- "At narrative ground level, the war is useful to Kehlmann as a plot prodder. (...) Kehlmann, a confident magician himself, plays his bright pages like cards. But he has a deeper purpose, which is revealed only gradually, as the grand climacteric of his chosen war steadily justifies its presence in the novel. (...) The book's narrative is daringly discontinuous." - James Wood, The New Yorker
- "(T)he narrative moves from myth to historical novel to ballad and back, and Ross Benjamin's translation follows it faithfully." - Anna Aslanyan, The Spectator
- "While Tyll shows impressive imagination, learning and ambition, it is quite a slog -- there's lots of history and not enough story. (...) Choosing Tyll as the binding element in this sprawling epic leads to a certain narrative awkwardness. While the novel requires him to perform as the charismatic, mercurial figure of legend, Kehlmann also makes efforts to flesh him out as a feeling, thinking, embodied human being. The result is that he dangles in an unsatisfying limbo between mythos and character, never fully convincing as either. (...) Much of Tyll, however, rumbles along in rather plain, magic realism-tinged prose." - Rob Doyle, Times Literary Supplement
- "You don't need any knowledge of the Ulenspiegel legend to appreciate this brilliant, blackly sardonic retelling. (...) The sprawling cast makes it clear that Tyll is not the reason for the senseless, nihilistic war, but merely its smirking avatar. The devil has gotten into nearly everybody, seen best in the macabre, corkscrew irony of the dialogue." - Sam Sacks, Wall Street Journal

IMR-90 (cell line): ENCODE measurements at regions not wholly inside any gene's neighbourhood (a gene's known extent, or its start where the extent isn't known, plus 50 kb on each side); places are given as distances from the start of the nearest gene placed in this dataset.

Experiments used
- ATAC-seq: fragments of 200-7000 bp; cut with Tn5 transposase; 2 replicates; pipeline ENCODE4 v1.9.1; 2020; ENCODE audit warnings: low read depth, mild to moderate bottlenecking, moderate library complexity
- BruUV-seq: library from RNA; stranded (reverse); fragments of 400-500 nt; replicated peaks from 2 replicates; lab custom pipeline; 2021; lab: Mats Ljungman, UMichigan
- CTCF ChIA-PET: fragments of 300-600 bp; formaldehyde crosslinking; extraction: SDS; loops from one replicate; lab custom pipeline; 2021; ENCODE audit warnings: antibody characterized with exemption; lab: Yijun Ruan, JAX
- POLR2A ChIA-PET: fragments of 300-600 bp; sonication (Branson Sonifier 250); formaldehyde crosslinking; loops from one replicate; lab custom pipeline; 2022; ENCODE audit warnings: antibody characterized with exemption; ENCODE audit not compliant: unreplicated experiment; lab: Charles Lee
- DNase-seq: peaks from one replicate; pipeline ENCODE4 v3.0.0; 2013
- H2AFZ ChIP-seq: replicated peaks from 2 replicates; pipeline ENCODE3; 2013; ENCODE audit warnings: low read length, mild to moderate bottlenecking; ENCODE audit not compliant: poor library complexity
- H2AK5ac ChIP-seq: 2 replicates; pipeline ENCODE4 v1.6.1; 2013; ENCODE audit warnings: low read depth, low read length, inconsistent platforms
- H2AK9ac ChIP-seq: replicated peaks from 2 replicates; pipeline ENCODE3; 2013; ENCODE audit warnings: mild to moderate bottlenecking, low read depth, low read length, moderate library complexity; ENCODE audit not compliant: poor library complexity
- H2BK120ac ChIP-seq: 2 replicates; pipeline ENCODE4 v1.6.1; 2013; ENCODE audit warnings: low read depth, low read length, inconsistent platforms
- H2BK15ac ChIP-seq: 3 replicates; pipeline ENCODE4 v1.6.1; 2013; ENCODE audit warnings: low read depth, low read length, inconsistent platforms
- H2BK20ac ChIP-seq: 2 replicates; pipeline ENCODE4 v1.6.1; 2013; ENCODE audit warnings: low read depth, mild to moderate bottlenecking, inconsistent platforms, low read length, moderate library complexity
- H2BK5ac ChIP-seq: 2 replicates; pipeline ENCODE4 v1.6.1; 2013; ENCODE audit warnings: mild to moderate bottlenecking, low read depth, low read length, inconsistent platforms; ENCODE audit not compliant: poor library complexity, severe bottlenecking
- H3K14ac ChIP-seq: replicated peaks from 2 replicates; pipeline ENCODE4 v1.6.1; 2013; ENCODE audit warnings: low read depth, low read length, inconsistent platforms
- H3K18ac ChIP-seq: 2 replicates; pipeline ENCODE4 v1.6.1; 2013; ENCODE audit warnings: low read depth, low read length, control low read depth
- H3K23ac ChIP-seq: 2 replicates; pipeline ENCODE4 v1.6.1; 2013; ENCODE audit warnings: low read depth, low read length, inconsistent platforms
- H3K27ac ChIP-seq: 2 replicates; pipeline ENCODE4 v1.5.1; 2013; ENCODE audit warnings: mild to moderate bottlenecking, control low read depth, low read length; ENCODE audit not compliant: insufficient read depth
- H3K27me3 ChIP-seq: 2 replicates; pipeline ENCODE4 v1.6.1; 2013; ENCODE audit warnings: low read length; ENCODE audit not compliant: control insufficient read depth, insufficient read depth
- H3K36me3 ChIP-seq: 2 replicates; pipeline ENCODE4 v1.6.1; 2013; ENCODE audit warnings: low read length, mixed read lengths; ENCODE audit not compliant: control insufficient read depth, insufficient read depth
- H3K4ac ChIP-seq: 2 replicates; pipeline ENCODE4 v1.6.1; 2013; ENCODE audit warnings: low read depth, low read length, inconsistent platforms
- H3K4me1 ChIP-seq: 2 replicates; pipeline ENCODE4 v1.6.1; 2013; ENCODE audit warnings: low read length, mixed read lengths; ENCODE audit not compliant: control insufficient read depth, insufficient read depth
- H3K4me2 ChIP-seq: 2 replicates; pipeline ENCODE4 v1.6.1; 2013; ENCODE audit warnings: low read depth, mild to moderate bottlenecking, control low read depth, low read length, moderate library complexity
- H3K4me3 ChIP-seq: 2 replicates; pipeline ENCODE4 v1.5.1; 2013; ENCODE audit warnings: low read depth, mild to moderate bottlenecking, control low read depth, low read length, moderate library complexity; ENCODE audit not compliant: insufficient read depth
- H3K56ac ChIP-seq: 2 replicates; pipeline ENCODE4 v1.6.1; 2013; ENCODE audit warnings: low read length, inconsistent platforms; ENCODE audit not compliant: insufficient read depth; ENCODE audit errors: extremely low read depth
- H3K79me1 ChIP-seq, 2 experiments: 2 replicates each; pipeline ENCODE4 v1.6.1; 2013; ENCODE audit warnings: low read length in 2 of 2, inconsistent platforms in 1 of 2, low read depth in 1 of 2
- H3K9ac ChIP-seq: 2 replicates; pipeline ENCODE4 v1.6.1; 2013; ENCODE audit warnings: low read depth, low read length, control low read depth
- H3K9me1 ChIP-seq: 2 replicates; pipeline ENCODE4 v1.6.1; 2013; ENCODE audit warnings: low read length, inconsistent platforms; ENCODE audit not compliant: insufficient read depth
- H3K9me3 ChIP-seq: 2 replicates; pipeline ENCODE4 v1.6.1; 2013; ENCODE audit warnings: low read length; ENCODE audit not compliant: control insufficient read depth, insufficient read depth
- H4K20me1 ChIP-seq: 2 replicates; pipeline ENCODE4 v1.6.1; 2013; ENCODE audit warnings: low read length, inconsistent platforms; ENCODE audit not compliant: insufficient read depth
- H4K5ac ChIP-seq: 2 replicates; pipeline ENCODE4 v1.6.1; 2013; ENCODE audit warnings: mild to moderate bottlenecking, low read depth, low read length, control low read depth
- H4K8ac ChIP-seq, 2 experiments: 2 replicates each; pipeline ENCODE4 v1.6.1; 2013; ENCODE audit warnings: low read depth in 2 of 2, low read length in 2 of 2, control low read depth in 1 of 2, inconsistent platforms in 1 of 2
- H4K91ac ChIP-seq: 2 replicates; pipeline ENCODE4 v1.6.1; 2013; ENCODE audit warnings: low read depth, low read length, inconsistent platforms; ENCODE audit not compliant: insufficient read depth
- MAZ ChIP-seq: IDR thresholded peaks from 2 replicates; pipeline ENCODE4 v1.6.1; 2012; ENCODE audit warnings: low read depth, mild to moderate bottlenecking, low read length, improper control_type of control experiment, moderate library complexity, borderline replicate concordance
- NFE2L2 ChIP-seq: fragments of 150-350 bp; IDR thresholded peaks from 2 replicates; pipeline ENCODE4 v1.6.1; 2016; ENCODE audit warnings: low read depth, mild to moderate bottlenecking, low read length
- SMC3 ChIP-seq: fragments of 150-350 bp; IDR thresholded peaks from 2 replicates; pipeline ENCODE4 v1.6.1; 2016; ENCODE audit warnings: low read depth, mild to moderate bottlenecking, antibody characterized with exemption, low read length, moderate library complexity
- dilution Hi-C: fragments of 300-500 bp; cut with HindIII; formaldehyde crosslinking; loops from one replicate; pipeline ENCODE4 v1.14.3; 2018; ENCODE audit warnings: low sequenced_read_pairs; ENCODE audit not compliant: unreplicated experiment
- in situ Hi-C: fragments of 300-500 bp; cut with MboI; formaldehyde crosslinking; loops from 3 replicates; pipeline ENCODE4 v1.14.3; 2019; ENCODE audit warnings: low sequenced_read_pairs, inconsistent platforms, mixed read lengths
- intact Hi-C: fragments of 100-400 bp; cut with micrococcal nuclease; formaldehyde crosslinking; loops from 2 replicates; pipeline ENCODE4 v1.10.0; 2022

- "While the title and the opening chapter suggest that the jester will be this novel's central character, Tyll winds up a Zelig-like figure who appears in every chapter (sometimes as a cameo) sowing chaos and telling truths no one wants to hear. Each chapter functions as a self-contained short story or novella with recurring themes and characters tying the whole together. Some are more successful than others, and the best are transfixing." - Jon Michaud, The Washington Post
- "Wie Tyll Ulenspiegel mit Bällen jongliert, jongliert Kehlmann mit den Motiven und Bewusstseinslagen des Jahrhunderts, auch er versucht, alles in der Luft und in der Schwebe zu halten, ob Glaube oder Aberglaube, Magie oder berechnende Vernunft, und keineswegs ist ausgemacht, dass der Zauberspruch, der das eine Mal versagt, nicht das nächste Mal seine Wirkung entfaltet. (...) Es ist überhaupt viel Umberto Eco in dem Roman, das heißt viel Postmoderne, viel Vergnügen am Mischen von Fiktion und geschichtlicher Realität, an erfundenen Figuren, die historisch Beglaubigtes erleben, und historischen Figuren, die frei Erfundenes tun. Es ist, auf dieser Ebene, ein großer Spaß, auch ein beachtlich frivoles Hantieren mit den Kuriosa aus der kulturgeschichtlichen Grabbelkiste. (...) Auf einer anderen Ebene, mehr an der Oberfläche von Handlung und Sprache, ist es allerdings ein ernstes und tieftrauriges Buch." - Jens Jessen, Die Zeit
Please note that these ratings solely represent the complete review's biased interpretation and subjective opinion of the actual reviews and do not claim to accurately reflect or represent the views of the reviewers.
Similarly the illustrative quotes chosen here are merely those the complete review subjectively believes represent the tenor and judgment of the review as a whole. We acknowledge (and remind and warn you) that they may, in fact, be entirely unrepresentative of the actual reviews by any other measure.
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The complete review's Review:
The first written accounts of the mischievous prankster Till Eulenspiegel date back to the early sixteenth century, and the figure itself traces back another two hundred years; in Tyll, Daniel Kehlmann transposes the character to the time of Thirty Years' War (1618-1648).